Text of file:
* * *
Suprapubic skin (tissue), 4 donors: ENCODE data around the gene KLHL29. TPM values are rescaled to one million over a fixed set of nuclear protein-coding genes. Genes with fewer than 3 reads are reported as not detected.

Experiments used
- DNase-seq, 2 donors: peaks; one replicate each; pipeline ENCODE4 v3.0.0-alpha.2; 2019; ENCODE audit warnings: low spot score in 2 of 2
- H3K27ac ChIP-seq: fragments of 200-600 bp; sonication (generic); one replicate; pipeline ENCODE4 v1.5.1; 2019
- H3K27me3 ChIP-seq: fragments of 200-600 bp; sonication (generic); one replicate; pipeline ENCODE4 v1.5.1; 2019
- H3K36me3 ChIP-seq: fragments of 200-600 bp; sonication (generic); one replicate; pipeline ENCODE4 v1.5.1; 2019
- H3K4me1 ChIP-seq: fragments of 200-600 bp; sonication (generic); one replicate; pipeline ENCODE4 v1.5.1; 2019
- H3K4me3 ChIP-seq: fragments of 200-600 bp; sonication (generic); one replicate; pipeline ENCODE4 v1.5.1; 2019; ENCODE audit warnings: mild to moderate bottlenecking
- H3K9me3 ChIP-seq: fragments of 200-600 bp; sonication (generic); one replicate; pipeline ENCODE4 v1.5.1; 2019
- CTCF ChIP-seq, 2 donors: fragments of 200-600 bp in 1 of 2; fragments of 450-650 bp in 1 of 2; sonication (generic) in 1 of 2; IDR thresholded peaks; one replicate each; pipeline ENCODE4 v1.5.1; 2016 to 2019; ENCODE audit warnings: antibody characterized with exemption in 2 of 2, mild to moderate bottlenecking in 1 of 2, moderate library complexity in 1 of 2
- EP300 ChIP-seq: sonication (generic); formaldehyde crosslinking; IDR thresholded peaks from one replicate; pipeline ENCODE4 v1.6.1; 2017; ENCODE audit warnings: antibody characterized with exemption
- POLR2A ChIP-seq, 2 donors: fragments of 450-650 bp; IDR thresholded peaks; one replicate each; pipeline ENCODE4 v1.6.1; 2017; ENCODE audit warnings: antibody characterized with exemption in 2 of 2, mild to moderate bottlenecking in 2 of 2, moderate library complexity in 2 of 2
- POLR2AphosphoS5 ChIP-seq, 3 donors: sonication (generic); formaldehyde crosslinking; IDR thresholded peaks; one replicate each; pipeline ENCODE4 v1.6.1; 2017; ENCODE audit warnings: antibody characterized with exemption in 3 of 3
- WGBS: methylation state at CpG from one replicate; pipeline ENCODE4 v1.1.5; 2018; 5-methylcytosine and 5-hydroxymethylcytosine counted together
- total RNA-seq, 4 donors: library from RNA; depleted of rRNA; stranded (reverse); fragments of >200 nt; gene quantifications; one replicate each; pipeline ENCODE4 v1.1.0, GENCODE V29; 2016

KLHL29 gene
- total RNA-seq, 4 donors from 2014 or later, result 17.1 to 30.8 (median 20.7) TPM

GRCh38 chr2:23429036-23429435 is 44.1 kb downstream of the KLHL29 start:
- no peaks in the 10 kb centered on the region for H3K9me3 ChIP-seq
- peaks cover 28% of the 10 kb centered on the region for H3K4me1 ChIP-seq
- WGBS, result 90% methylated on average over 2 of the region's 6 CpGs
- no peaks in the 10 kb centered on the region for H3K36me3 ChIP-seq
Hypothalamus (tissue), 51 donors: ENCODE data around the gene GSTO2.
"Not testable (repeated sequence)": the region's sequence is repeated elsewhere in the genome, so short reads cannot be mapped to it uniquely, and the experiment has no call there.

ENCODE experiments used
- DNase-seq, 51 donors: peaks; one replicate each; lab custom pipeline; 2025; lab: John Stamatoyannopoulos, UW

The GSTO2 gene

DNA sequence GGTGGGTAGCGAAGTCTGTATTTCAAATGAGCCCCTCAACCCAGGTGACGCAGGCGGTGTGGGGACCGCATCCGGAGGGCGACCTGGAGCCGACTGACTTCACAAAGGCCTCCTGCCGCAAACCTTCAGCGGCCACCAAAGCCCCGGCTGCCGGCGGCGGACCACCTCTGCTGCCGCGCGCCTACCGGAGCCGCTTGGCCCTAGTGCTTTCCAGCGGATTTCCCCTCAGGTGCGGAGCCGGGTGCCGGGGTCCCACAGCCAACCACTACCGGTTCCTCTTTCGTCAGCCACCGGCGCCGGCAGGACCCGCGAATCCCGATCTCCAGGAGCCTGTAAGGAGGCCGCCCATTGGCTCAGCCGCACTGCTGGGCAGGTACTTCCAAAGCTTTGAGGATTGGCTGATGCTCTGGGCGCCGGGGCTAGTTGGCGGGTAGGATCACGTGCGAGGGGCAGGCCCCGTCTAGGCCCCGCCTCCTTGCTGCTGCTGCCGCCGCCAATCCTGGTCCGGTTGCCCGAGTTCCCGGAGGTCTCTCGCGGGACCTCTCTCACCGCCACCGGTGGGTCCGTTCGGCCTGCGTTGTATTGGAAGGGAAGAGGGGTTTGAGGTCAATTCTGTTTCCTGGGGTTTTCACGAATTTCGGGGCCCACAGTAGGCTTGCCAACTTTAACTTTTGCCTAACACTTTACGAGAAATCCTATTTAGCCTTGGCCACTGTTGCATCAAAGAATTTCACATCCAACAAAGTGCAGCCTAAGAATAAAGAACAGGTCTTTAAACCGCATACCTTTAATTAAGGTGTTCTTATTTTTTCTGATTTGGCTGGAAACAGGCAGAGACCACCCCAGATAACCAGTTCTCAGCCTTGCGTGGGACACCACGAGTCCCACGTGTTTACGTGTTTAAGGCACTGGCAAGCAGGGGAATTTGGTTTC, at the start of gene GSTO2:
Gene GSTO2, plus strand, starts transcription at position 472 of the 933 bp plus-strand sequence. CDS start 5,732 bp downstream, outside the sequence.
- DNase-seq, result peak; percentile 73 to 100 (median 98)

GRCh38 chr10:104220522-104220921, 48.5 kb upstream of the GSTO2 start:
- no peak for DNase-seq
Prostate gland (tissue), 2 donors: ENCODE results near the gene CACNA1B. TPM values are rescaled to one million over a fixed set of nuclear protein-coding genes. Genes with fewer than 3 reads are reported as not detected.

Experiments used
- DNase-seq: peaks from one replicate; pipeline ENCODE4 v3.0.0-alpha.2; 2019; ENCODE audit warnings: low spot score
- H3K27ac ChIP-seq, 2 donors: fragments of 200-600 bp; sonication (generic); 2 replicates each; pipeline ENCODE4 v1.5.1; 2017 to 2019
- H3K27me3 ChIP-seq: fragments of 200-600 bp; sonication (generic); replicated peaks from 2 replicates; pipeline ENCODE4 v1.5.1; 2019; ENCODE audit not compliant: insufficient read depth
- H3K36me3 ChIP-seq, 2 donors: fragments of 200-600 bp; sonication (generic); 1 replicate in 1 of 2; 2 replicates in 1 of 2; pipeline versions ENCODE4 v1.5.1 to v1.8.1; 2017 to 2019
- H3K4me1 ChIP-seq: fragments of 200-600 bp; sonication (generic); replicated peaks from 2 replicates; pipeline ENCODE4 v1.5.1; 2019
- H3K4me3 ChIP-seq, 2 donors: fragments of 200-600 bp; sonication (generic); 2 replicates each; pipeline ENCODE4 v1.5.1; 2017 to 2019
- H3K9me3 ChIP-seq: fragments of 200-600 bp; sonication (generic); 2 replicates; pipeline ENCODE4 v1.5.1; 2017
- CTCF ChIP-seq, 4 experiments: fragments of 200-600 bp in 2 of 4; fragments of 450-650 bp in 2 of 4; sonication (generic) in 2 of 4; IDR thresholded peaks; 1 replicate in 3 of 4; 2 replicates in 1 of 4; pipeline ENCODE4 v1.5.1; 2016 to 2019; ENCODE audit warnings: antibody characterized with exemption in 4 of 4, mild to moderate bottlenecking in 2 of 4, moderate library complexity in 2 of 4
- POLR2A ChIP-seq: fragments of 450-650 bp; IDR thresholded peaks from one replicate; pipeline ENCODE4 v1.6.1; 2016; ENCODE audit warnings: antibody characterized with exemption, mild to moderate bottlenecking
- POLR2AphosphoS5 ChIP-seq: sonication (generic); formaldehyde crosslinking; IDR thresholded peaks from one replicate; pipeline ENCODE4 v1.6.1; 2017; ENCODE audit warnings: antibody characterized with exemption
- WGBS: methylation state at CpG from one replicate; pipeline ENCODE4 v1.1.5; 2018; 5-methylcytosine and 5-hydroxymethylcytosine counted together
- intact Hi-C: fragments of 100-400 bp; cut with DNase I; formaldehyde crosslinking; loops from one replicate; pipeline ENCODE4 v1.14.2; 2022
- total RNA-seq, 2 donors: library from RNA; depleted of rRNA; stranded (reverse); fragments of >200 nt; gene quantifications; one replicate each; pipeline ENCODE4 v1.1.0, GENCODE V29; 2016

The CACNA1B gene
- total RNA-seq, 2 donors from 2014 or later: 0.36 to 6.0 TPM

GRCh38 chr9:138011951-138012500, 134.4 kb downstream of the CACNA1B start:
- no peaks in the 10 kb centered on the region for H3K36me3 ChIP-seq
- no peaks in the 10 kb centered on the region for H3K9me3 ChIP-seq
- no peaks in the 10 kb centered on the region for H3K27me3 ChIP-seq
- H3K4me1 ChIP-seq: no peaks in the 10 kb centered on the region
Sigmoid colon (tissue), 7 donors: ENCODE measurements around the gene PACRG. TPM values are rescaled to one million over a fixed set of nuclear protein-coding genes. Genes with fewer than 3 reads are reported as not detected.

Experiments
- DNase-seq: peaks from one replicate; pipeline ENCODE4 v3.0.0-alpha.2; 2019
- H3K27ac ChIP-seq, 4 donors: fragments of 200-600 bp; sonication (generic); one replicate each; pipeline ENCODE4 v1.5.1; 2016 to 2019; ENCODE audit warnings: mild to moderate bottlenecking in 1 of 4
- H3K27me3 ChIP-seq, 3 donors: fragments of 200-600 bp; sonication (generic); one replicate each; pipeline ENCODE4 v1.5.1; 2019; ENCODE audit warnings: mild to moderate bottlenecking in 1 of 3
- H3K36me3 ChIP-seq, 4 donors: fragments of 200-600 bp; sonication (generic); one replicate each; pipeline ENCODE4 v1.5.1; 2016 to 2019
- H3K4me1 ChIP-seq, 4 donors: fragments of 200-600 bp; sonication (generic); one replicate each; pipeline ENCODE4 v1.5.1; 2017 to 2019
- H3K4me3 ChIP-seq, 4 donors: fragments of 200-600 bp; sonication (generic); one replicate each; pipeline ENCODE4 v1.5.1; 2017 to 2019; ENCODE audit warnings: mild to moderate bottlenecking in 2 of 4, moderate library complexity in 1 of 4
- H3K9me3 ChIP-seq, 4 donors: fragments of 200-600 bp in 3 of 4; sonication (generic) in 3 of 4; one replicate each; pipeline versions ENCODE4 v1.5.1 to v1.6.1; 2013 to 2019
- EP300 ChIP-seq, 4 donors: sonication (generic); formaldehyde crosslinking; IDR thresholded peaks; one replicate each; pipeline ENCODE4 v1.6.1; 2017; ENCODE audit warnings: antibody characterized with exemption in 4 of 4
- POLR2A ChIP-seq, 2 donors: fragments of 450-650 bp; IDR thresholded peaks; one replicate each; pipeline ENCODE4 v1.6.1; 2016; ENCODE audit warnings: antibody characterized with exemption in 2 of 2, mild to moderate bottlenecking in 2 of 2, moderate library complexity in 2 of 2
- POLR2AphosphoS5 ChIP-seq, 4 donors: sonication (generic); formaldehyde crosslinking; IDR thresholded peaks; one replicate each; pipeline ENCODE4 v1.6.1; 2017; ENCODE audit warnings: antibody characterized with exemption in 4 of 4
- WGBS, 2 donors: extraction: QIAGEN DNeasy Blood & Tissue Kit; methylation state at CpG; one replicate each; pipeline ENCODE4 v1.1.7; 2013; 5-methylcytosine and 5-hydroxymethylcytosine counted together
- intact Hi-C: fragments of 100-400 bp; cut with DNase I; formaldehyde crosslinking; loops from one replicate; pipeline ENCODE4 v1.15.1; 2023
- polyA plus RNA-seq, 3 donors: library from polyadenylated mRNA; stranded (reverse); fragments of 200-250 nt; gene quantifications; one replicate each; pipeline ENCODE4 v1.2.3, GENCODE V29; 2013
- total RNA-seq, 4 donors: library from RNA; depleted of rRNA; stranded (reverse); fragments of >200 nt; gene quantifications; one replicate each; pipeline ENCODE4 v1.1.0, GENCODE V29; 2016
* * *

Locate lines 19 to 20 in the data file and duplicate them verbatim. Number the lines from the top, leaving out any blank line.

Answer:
- no peaks in the 10 kb centered on the region for H3K9me3 ChIP-seq
- peaks cover 28% of the 10 kb centered on the region for H3K4me1 ChIP-seq